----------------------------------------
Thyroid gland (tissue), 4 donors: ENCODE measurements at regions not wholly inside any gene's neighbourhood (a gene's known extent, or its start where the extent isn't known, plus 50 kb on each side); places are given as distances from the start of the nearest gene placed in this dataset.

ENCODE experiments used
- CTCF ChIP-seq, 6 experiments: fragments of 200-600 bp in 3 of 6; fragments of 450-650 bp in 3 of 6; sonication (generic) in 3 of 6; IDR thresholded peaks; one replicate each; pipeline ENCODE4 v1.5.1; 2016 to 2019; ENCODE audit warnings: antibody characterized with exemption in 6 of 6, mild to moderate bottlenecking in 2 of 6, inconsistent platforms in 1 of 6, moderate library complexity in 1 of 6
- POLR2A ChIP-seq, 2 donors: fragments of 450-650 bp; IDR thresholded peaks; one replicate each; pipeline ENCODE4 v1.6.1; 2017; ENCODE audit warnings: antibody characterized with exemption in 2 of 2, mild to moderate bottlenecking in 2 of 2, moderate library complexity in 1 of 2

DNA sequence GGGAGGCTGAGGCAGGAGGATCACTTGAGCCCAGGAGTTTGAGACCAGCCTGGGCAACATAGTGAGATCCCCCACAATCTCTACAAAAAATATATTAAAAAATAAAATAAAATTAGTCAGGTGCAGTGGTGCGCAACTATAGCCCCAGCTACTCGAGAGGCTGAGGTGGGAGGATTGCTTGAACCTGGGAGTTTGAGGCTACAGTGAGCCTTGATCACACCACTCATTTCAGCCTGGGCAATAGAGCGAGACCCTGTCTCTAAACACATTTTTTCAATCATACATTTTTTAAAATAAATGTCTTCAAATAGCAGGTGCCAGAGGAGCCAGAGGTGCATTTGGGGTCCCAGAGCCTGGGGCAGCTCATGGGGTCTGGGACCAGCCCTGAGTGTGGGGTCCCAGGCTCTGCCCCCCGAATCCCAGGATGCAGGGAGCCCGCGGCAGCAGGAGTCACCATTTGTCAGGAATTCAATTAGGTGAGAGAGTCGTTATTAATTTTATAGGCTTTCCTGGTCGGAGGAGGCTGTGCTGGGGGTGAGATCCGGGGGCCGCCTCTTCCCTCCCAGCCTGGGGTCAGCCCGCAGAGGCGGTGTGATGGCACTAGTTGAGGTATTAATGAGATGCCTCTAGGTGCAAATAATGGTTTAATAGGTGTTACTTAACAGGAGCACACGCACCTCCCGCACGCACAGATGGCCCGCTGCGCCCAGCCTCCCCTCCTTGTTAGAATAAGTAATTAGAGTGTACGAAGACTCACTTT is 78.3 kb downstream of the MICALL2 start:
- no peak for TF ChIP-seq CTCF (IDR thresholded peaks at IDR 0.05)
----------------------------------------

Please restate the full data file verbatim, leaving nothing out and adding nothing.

Thyroid gland (tissue), 4 donors: ENCODE measurements at regions not wholly inside any gene's neighbourhood (a gene's known extent, or its start where the extent isn't known, plus 50 kb on each side); places are given as distances from the start of the nearest gene placed in this dataset.

ENCODE experiments used
- CTCF ChIP-seq, 6 experiments: fragments of 200-600 bp in 3 of 6; fragments of 450-650 bp in 3 of 6; sonication (generic) in 3 of 6; IDR thresholded peaks; one replicate each; pipeline ENCODE4 v1.5.1; 2016 to 2019; ENCODE audit warnings: antibody characterized with exemption in 6 of 6, mild to moderate bottlenecking in 2 of 6, inconsistent platforms in 1 of 6, moderate library complexity in 1 of 6
- POLR2A ChIP-seq, 2 donors: fragments of 450-650 bp; IDR thresholded peaks; one replicate each; pipeline ENCODE4 v1.6.1; 2017; ENCODE audit warnings: antibody characterized with exemption in 2 of 2, mild to moderate bottlenecking in 2 of 2, moderate library complexity in 1 of 2

DNA sequence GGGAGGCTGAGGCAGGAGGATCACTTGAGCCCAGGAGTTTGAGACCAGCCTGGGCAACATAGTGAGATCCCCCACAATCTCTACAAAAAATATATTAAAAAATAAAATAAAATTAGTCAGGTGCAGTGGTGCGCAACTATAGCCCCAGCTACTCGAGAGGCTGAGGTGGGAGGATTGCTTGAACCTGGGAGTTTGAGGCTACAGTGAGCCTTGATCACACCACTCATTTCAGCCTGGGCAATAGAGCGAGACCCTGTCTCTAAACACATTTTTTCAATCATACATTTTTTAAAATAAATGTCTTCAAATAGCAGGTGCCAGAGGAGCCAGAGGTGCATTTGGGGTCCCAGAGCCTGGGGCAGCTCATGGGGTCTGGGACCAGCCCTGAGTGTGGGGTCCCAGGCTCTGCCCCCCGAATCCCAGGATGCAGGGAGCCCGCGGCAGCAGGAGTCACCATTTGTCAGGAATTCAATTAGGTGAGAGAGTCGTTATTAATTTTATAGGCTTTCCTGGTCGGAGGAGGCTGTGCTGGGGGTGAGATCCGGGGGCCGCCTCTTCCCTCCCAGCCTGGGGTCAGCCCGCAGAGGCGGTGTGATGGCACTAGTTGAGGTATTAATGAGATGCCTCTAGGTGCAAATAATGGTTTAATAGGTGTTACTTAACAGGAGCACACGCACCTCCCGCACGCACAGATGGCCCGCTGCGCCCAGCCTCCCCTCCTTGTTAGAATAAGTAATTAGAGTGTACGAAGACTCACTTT is 78.3 kb downstream of the MICALL2 start:
- no peak for TF ChIP-seq CTCF (IDR thresholded peaks at IDR 0.05)